University | 10:46 am | November 12, 2012 | By Hannah Schwarz

Licensing office approves FCC shirt design

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Photo by FCC.

After submitting four different T-shirt designs to the Yale Licensing Office, the Freshman Class Council has finally received approval for its most recent Yale-Harvard shirt design.

Although the new shirts have no “explicit Harvard symbols or copyrighted material” on them, the FCC still managed to accomplish its goal of making a reference to Harvard’s recent cheating scandal, said FCC President William Sadock ’16.

“Try cheating your way out of this one,” the back of the shirt reads. The front of the shirt features a bulldog in a referee outfit blowing a whistle.

“We were really restricted and kept having a lot of designs turned away, so luckily we were able to put this together,” FCC Treasurer Rafi Bildner ’16 said.

The FCC submitted its first shirt design, which featured the word “Cheatas” emblazoned over the Harvard logo, about a week ago, but the Yale Licensing Office rejected the design based on Harvard’s licensing criteria, according to FCC members.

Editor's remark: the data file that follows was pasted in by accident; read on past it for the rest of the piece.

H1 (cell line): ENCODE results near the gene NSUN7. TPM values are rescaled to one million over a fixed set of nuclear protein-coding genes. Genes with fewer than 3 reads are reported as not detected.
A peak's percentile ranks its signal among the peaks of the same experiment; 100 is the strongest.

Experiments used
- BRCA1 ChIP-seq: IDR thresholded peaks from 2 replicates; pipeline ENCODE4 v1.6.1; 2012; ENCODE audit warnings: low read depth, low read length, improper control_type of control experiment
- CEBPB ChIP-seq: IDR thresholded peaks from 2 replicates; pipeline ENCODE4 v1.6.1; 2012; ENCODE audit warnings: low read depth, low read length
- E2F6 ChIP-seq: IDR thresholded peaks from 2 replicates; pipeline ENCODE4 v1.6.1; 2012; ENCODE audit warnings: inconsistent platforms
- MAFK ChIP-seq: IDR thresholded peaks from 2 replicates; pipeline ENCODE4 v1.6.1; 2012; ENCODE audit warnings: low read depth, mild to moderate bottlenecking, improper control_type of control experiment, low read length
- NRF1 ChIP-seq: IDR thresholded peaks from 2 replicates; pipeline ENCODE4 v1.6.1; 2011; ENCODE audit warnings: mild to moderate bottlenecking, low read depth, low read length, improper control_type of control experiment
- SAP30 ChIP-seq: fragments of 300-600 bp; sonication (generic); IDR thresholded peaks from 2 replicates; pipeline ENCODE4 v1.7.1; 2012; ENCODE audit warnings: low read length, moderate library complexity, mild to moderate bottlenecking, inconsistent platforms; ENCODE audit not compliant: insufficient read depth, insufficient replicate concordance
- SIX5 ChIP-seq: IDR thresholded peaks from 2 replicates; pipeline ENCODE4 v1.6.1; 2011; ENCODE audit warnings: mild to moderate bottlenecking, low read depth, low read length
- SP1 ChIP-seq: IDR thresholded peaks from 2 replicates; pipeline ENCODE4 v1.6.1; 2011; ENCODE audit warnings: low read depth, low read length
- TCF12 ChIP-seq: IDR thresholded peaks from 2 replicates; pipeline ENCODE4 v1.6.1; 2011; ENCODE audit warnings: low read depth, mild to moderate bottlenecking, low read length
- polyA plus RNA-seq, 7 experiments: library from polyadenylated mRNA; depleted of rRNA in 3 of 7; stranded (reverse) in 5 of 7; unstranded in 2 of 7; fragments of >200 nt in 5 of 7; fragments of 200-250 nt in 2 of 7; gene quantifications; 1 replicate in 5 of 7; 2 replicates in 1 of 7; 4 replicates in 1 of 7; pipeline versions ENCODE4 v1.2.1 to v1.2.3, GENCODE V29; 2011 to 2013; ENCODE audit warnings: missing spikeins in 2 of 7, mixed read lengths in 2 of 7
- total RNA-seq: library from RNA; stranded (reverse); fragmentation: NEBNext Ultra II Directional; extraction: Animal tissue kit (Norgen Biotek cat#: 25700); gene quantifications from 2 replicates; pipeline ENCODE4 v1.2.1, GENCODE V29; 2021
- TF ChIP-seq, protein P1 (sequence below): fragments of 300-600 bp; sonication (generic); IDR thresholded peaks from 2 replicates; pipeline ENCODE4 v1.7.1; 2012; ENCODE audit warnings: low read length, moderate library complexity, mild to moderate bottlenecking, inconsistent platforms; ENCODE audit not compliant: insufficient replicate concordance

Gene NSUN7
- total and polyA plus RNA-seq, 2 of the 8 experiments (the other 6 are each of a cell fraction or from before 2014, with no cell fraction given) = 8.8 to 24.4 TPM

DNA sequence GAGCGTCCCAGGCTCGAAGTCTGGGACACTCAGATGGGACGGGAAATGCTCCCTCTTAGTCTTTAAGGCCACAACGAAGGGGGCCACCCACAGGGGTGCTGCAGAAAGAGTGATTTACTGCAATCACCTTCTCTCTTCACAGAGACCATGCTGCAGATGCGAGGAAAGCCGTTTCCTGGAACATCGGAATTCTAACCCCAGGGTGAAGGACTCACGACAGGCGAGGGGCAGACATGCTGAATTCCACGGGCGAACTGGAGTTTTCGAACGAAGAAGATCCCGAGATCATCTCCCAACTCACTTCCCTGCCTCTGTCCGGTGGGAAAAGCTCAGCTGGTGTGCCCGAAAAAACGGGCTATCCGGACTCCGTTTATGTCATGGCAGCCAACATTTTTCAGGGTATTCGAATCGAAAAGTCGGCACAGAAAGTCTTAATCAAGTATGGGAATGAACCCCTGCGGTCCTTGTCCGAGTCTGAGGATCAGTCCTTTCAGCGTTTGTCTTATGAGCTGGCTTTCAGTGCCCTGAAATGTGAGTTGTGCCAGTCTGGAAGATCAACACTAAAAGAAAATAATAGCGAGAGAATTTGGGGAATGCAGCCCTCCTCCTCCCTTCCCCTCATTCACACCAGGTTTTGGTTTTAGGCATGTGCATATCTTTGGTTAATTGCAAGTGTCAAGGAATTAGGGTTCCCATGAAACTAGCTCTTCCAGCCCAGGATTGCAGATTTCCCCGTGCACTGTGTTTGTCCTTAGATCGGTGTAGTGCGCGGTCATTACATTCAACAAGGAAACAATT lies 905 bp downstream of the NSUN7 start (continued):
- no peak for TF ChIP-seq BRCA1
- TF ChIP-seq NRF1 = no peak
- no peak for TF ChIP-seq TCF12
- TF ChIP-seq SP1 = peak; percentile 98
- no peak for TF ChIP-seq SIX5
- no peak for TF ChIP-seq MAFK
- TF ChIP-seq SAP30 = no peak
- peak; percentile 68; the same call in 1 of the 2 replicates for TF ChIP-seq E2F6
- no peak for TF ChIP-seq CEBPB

Although the multiple rejections did relate to trademark issues, it also represented the administration’s discomfort with “tampering” with Harvard’s logos since Yalies wouldn’t want Harvard tampering with ours, according to FCC Secretary Austin Bryniarski ’16.

“The shirt is supposed to be in jest and to poke fun at the other school, and I think that the trademark restrictions that both licensing offices have put in place have been blunting that goal and tradition,” he added.

The Game shirts cost $10 apiece, and additional funds will go toward Hurricane Sandy relief, Sadock said.

The additional money will be given to “Shirts for Sandy,” an organization created by Calhoun freshmen that will donate proceeds through AmeriCare, he said, adding that AmeriCare has pledged to triple every donation.

The shirts will be sold in the residential college dining halls during dinner this coming week.

Clarification: Nov. 12, 2012

A previous version of this article included three images of original FCC designs that were not approved by the Yale Licensing Office.
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